That said, the NPA so far has put the bulk of its efforts into developing a rather good program, but in my opinion insufficient effort into building a campaign organization. Thus if an acceptable primary candidate were to emerge, I fear the NPA would be slow to mobilize for the ballot access effort.
In fact, the NPA has a very interesting new post which actually embodies the tension between program and activity:
The New Progressive Alliance needs committed, serious volunteers to join our long-term, grassroots effort to reform the American political system. We don’t want neolibs, Clintonites, Obamabots and other Dem party apologists. We don’t want neocons, Reaganites, Bushies, and other GOP “true believers.” We want people who see through the two-party kabuki foisted upon us every election
Thus it calls for volunteers to be committed, serious and long-term. But apart from the positions it seeks to fill, it defines them by what they should not be: “neolibs, Clintonites, Obamabots and other Dem party apologists. We don’t want neocons, Reaganites, Bushies, and other GOP ‘true believers.’” Overall though, on the right track.
They said I should be committed …
A further issue is one of membership mobilization, getting the troops to work. Organizing around program leads to lesser commitment. Again, at the extreme are hustles like MoveOn, with a massive membership which signs online petitions but mainly puffs up the mailing list and hits it up for money. Left politics as a business. As usual.
At the other pole are campaign organizations (the Democrats love these) which turn out the frenzied election junkies. These creatures thrive on working themselves into a frazzle only to collapse on election day plus one, and then hit the bottle until the next campaign revs up. Unless they hold staff positions, organization building is too boring to catch their attention.
Prescription for paralysis
There are similar — and even starker — issues in coalition dynamics.
I consider primarying Obama to be (or to have been) the cutting edge tactic for progressives. Why? Read your typical Kos diary. “Obama is a dog, Obama is a Republican, Obama wants to gut social security, feed our economy to the banks, create a police state, keep us in perpetual Mid-Eastern wars. And oh yeah, Obama eats working class babies. However, however, however, I’m going to vote for the guy because …” Whatever. Mention a primary campaign and they start to squeal.
Typical across the blogosphere. Who among these folks wouldn’t like the NPA program, or the FCP 5 points, or the Progressive Democrats of America program? One can build coalition around platform easily enough. All that is required is for any group to say, “I’d buy that for a dollar!” But who among them has the heart to do real damage to the Democratic Party for its malfeasances? Or let’s say half of them really would. Can’t get the coalition to do it, because that action would break up the coalition. Thus the most conservative (chickenshit) elements would control the coalition tactically, just as Ben Nelson and his Blue Dog Gospel Choir controls the Democrats in the Senate.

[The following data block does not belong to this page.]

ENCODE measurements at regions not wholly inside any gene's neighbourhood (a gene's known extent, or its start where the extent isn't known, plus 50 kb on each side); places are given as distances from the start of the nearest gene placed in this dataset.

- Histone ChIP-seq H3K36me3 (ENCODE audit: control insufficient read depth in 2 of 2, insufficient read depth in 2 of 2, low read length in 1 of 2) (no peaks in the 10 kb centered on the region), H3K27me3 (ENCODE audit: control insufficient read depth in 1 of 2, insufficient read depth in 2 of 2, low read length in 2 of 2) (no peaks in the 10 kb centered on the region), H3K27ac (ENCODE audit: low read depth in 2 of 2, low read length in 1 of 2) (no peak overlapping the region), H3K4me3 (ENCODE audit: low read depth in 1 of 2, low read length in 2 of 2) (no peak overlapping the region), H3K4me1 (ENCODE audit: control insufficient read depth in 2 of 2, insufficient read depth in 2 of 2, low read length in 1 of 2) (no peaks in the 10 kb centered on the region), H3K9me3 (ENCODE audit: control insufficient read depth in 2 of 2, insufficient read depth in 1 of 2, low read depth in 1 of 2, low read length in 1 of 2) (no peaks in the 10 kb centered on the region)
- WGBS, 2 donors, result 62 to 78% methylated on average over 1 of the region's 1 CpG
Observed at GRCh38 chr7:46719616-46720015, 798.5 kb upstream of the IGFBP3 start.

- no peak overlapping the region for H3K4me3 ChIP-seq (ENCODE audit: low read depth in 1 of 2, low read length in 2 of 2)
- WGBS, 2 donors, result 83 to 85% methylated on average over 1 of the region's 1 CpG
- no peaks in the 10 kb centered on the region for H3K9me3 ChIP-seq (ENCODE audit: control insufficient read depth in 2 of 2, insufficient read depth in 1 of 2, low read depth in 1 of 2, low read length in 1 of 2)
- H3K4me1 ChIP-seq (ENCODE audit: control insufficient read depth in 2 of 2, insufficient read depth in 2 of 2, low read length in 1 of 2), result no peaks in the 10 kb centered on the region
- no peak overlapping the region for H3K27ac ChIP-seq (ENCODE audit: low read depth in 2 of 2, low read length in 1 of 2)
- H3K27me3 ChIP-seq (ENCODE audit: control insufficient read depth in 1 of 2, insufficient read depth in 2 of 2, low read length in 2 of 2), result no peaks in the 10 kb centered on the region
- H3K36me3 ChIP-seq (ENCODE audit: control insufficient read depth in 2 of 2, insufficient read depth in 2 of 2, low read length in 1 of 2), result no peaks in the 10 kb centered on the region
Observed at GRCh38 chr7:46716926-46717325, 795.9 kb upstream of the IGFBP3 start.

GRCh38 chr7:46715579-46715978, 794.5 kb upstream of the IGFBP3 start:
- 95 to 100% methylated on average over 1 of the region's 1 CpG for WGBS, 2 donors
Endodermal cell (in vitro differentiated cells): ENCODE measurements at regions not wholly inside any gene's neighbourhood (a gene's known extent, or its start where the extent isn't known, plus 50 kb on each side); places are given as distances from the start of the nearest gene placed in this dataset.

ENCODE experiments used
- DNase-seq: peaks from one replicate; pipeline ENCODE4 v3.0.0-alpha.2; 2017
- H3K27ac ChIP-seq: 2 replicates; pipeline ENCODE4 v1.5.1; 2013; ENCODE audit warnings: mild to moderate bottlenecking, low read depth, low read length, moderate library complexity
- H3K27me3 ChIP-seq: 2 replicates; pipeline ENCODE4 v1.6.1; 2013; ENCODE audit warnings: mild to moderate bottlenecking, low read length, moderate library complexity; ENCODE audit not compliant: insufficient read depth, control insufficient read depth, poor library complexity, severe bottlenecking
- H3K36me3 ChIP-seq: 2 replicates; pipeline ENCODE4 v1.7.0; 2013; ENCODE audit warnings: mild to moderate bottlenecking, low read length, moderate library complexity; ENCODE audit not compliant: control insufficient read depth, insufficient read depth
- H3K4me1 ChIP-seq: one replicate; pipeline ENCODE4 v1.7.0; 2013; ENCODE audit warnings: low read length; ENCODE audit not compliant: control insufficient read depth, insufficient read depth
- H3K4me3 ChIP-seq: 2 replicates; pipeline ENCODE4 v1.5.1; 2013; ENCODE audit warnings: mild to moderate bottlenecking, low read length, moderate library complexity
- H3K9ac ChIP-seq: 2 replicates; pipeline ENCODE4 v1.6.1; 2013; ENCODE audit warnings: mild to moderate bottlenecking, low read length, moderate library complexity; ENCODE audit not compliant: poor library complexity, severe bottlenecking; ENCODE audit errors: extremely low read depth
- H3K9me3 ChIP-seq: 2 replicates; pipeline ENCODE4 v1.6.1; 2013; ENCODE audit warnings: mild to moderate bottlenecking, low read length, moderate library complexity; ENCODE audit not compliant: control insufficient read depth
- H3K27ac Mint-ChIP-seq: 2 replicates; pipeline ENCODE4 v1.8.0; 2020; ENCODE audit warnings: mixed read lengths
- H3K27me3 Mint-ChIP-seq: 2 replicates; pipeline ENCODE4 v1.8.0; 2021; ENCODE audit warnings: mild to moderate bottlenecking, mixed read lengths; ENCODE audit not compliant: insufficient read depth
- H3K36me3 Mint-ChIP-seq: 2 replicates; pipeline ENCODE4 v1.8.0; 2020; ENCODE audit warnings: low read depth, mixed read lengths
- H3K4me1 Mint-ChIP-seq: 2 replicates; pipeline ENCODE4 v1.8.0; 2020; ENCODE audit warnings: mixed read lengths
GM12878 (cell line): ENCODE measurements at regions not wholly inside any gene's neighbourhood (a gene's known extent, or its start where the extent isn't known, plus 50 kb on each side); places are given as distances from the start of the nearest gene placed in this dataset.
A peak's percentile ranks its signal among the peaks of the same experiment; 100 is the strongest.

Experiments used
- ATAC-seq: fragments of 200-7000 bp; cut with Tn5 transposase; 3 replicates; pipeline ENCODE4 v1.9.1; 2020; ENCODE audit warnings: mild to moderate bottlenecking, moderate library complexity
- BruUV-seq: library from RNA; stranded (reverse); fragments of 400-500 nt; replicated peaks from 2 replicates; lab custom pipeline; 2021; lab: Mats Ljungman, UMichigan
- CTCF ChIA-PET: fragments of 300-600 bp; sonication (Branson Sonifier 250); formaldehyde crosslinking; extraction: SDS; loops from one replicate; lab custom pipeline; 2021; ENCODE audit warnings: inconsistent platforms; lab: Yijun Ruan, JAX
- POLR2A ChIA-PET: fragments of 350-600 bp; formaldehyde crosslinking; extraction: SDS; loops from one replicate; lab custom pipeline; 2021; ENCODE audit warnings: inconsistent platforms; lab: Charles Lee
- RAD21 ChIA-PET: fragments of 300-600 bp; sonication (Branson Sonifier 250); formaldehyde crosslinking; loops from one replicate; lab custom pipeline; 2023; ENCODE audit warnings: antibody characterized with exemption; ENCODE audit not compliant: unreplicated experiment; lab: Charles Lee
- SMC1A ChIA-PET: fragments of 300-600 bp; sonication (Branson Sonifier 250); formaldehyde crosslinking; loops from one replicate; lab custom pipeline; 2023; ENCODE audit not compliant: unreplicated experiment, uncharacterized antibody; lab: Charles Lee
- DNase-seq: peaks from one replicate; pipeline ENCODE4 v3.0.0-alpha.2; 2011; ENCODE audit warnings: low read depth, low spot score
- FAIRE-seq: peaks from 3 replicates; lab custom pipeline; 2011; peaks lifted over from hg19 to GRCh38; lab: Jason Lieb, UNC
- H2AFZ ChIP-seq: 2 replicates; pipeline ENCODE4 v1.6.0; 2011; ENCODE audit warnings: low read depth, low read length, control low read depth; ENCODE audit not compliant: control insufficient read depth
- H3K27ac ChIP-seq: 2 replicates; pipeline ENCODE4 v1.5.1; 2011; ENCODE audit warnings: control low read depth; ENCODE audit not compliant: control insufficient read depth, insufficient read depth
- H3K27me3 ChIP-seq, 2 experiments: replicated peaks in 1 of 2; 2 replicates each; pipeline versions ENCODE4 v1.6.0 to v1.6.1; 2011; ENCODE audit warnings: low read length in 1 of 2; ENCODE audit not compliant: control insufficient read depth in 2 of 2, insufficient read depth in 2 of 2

Result: tactical paralysis.
In either case, whether we are talking about a mass membership organization or a prestigious coalition, if there is not a serious focus on how the platform is to be fought for, those members will be, or will become, largely inert. Those organizations will not put their memberships on the line for effective action. Yes, you can have “primary Obama” in the fine print, or a clause in the coalition preamble about taking action as necessary, but you know I’m not talking about legalistic weasel words, I’m talking about the centrality of either action or explicitly building for action (even if the latter process is quite extended).
[In this light, the proposed October 6 actions are an interesting case. They are recruiting both individuals and organizations around a specific set of actions. How this will hold together in the months to come remains to be seen.]
Further examining my errors
A key thread in all I have written above is the matter of the understanding, commitment and discipline of organizations and their individual members, though only lightly touched upon.
In my expectations for both the FCP and Dump Obama, I had hoped that a hard core would crystallize out of a larger organization, or mobilization around specific tactics. This, superficially, developed out of the movement of the 60’s. But that movement was more angry, more tactically aggressive, and frankly more ideologically developed (despite the pseudo-sophistication of today’s left). I now question that approach, of in a sense organizing from the outside in. It seems to lead from total mush, to crusty mush, but not the core of steel required to meet the challenges of today. Dumping capitalism is not a program — it is an activity!
And no, I’m not saying the people weren’t good enough. Rather, what it took on my part to develop the people wasn’t good enough.
In writing this series, I am trying to explore building from the inside out, starting with a much more solid core, and then expanding outwards. I do not despise broader forms of organization, but want to ruthlessly examine their limitations and develop something more tactically fine-tuned and committed.
Such will be the focus of my next diary. Stay tuned.